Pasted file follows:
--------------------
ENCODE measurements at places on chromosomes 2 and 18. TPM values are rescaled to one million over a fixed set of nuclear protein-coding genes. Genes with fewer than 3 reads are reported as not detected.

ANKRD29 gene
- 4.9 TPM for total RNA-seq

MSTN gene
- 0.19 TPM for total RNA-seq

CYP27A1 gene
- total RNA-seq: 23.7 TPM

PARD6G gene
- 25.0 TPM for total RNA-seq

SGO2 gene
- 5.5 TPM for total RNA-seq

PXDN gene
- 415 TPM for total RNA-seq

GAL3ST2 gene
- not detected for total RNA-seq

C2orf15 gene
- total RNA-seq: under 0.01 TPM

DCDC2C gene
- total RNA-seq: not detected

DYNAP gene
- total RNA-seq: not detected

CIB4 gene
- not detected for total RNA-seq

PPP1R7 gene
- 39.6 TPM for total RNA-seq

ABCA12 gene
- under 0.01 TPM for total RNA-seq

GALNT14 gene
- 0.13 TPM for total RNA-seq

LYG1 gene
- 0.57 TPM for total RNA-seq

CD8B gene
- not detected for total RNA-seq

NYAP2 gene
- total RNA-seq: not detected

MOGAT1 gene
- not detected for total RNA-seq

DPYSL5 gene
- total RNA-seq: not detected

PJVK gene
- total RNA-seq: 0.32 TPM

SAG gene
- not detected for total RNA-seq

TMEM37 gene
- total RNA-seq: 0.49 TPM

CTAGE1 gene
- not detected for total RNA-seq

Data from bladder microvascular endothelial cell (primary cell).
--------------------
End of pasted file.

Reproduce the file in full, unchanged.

ENCODE measurements at places on chromosomes 2 and 18. TPM values are rescaled to one million over a fixed set of nuclear protein-coding genes. Genes with fewer than 3 reads are reported as not detected.

ANKRD29 gene
- 4.9 TPM for total RNA-seq

MSTN gene
- 0.19 TPM for total RNA-seq

CYP27A1 gene
- total RNA-seq: 23.7 TPM

PARD6G gene
- 25.0 TPM for total RNA-seq

SGO2 gene
- 5.5 TPM for total RNA-seq

PXDN gene
- 415 TPM for total RNA-seq

GAL3ST2 gene
- not detected for total RNA-seq

C2orf15 gene
- total RNA-seq: under 0.01 TPM

DCDC2C gene
- total RNA-seq: not detected

DYNAP gene
- total RNA-seq: not detected

CIB4 gene
- not detected for total RNA-seq

PPP1R7 gene
- 39.6 TPM for total RNA-seq

ABCA12 gene
- under 0.01 TPM for total RNA-seq

GALNT14 gene
- 0.13 TPM for total RNA-seq

LYG1 gene
- 0.57 TPM for total RNA-seq

CD8B gene
- not detected for total RNA-seq

NYAP2 gene
- total RNA-seq: not detected

MOGAT1 gene
- not detected for total RNA-seq

DPYSL5 gene
- total RNA-seq: not detected

PJVK gene
- total RNA-seq: 0.32 TPM

SAG gene
- not detected for total RNA-seq

TMEM37 gene
- total RNA-seq: 0.49 TPM

CTAGE1 gene
- not detected for total RNA-seq

Data from bladder microvascular endothelial cell (primary cell).